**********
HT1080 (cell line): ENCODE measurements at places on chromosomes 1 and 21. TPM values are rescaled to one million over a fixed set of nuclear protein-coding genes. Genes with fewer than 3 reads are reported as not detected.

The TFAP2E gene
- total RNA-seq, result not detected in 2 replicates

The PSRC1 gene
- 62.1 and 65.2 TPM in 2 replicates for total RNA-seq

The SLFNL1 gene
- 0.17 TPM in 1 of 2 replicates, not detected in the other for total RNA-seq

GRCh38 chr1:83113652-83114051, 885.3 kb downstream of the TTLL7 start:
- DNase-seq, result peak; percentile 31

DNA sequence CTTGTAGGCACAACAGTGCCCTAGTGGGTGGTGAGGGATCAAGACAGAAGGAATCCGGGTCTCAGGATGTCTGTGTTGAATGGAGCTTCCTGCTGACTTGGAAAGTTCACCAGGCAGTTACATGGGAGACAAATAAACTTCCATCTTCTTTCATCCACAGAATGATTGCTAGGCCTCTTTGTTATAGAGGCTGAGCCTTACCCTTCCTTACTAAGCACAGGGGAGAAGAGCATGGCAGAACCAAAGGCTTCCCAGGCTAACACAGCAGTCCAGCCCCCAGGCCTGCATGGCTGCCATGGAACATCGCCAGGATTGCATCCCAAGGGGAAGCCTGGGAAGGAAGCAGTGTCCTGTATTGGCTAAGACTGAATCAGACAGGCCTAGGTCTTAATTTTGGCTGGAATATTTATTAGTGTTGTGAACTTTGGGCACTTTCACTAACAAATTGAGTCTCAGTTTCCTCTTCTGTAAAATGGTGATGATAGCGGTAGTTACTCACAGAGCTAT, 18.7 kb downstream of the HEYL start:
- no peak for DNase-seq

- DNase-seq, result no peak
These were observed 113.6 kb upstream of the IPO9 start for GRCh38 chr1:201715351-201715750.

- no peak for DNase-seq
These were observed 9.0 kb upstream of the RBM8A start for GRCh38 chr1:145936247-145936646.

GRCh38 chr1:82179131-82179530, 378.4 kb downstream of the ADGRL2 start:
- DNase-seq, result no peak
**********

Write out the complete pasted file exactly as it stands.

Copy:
HT1080 (cell line): ENCODE measurements at places on chromosomes 1 and 21. TPM values are rescaled to one million over a fixed set of nuclear protein-coding genes. Genes with fewer than 3 reads are reported as not detected.

The TFAP2E gene
- total RNA-seq, result not detected in 2 replicates

The PSRC1 gene
- 62.1 and 65.2 TPM in 2 replicates for total RNA-seq

The SLFNL1 gene
- 0.17 TPM in 1 of 2 replicates, not detected in the other for total RNA-seq

GRCh38 chr1:83113652-83114051, 885.3 kb downstream of the TTLL7 start:
- DNase-seq, result peak; percentile 31

DNA sequence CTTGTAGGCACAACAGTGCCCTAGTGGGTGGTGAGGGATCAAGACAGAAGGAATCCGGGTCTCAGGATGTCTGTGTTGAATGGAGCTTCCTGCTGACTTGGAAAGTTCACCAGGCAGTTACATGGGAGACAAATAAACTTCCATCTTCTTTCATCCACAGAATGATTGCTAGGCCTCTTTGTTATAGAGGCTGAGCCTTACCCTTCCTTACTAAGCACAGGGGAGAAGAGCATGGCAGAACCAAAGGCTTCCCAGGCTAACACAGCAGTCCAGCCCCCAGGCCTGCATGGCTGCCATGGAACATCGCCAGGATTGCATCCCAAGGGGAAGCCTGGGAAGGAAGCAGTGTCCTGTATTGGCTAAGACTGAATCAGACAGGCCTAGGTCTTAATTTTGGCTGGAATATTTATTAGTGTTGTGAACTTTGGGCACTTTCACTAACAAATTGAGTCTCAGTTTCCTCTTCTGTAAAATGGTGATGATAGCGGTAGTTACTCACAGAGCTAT, 18.7 kb downstream of the HEYL start:
- no peak for DNase-seq

- DNase-seq, result no peak
These were observed 113.6 kb upstream of the IPO9 start for GRCh38 chr1:201715351-201715750.

- no peak for DNase-seq
These were observed 9.0 kb upstream of the RBM8A start for GRCh38 chr1:145936247-145936646.

GRCh38 chr1:82179131-82179530, 378.4 kb downstream of the ADGRL2 start:
- DNase-seq, result no peak